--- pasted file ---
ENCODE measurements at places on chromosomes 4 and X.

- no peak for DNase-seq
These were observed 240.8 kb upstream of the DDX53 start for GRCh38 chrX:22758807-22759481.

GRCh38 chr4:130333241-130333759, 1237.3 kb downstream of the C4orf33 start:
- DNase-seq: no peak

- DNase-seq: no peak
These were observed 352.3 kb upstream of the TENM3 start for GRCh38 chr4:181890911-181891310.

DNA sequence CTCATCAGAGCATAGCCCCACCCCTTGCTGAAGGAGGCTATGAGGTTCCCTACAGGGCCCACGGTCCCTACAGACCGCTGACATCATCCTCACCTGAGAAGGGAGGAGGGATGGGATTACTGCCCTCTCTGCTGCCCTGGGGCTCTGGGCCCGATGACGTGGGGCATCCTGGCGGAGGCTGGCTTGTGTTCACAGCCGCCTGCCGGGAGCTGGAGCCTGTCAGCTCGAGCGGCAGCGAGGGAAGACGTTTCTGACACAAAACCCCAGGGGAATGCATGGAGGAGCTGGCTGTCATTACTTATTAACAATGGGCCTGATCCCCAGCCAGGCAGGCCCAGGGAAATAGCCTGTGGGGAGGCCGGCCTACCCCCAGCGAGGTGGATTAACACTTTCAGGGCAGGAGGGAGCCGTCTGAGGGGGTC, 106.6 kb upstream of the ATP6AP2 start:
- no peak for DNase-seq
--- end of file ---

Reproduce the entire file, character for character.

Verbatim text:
ENCODE measurements at places on chromosomes 4 and X.

- no peak for DNase-seq
These were observed 240.8 kb upstream of the DDX53 start for GRCh38 chrX:22758807-22759481.

GRCh38 chr4:130333241-130333759, 1237.3 kb downstream of the C4orf33 start:
- DNase-seq: no peak

- DNase-seq: no peak
These were observed 352.3 kb upstream of the TENM3 start for GRCh38 chr4:181890911-181891310.

DNA sequence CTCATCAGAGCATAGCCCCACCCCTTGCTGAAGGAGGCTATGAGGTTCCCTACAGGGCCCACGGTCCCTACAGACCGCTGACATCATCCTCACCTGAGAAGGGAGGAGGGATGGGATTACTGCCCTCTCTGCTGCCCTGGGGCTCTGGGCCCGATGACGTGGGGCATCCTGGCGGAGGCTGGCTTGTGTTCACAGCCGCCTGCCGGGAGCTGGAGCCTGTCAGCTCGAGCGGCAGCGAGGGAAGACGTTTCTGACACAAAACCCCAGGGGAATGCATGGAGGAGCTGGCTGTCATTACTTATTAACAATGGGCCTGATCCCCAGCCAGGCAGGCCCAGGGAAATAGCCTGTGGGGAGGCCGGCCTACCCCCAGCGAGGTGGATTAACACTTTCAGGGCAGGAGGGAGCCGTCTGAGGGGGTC, 106.6 kb upstream of the ATP6AP2 start:
- no peak for DNase-seq